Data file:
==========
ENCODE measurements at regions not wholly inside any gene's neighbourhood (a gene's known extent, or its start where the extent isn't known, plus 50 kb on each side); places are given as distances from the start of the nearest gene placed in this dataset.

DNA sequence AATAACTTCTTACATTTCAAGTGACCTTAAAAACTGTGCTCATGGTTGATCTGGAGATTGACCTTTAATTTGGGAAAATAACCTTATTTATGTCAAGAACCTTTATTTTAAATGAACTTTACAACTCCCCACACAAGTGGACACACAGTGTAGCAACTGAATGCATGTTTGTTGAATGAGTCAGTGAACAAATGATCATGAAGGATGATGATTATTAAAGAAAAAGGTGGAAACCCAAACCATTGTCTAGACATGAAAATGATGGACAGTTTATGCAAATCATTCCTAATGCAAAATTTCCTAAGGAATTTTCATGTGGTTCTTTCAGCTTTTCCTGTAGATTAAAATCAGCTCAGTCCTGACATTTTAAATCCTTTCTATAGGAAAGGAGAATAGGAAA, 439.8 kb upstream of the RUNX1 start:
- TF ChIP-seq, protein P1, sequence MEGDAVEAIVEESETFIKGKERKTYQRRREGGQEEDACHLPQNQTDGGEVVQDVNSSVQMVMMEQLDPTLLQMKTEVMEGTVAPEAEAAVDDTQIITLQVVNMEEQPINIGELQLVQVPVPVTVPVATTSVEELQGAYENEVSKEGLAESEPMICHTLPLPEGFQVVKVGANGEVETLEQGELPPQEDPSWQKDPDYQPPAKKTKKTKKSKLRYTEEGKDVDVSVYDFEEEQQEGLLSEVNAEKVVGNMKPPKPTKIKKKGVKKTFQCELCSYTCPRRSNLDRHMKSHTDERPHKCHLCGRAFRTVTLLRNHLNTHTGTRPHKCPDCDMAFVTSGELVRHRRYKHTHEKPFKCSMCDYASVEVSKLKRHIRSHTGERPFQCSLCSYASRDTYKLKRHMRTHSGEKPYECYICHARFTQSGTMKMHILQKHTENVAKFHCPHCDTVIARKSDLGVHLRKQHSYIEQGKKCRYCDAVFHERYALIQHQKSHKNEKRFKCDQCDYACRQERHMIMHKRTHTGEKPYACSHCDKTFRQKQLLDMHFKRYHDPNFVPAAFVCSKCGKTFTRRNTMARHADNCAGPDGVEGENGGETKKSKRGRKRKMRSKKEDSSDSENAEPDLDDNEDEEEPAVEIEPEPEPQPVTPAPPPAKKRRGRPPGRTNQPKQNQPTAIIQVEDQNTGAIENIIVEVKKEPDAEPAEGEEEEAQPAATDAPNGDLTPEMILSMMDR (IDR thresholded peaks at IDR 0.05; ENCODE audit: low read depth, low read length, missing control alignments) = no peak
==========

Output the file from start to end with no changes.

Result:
ENCODE measurements at regions not wholly inside any gene's neighbourhood (a gene's known extent, or its start where the extent isn't known, plus 50 kb on each side); places are given as distances from the start of the nearest gene placed in this dataset.

DNA sequence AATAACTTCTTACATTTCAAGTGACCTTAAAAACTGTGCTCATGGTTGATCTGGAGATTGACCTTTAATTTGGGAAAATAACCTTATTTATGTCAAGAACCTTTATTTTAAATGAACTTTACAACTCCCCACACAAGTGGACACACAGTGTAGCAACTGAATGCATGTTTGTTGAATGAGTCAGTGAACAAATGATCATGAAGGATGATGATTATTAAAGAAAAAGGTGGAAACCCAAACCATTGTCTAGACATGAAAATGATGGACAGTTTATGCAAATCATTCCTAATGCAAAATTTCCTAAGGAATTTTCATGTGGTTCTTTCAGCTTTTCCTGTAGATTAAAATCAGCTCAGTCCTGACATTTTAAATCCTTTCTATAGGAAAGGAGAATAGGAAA, 439.8 kb upstream of the RUNX1 start:
- TF ChIP-seq, protein P1, sequence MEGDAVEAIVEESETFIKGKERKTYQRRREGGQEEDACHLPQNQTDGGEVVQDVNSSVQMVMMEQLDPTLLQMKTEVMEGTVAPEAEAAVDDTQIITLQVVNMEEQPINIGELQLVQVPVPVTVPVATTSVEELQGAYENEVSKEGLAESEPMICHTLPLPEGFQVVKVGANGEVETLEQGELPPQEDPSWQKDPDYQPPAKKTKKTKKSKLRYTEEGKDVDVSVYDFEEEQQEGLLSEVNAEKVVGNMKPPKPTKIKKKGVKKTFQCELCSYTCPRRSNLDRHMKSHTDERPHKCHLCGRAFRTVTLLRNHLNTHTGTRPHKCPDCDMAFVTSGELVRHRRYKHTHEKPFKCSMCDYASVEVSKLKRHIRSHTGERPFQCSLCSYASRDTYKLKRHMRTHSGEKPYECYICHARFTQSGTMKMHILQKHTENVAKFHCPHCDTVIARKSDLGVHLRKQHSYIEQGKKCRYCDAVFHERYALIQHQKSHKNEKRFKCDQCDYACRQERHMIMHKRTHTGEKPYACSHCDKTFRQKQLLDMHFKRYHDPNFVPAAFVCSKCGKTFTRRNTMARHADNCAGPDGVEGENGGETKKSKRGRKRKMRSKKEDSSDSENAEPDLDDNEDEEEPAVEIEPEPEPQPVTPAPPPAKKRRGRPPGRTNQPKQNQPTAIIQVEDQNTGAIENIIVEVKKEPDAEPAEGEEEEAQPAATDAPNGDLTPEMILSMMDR (IDR thresholded peaks at IDR 0.05; ENCODE audit: low read depth, low read length, missing control alignments) = no peak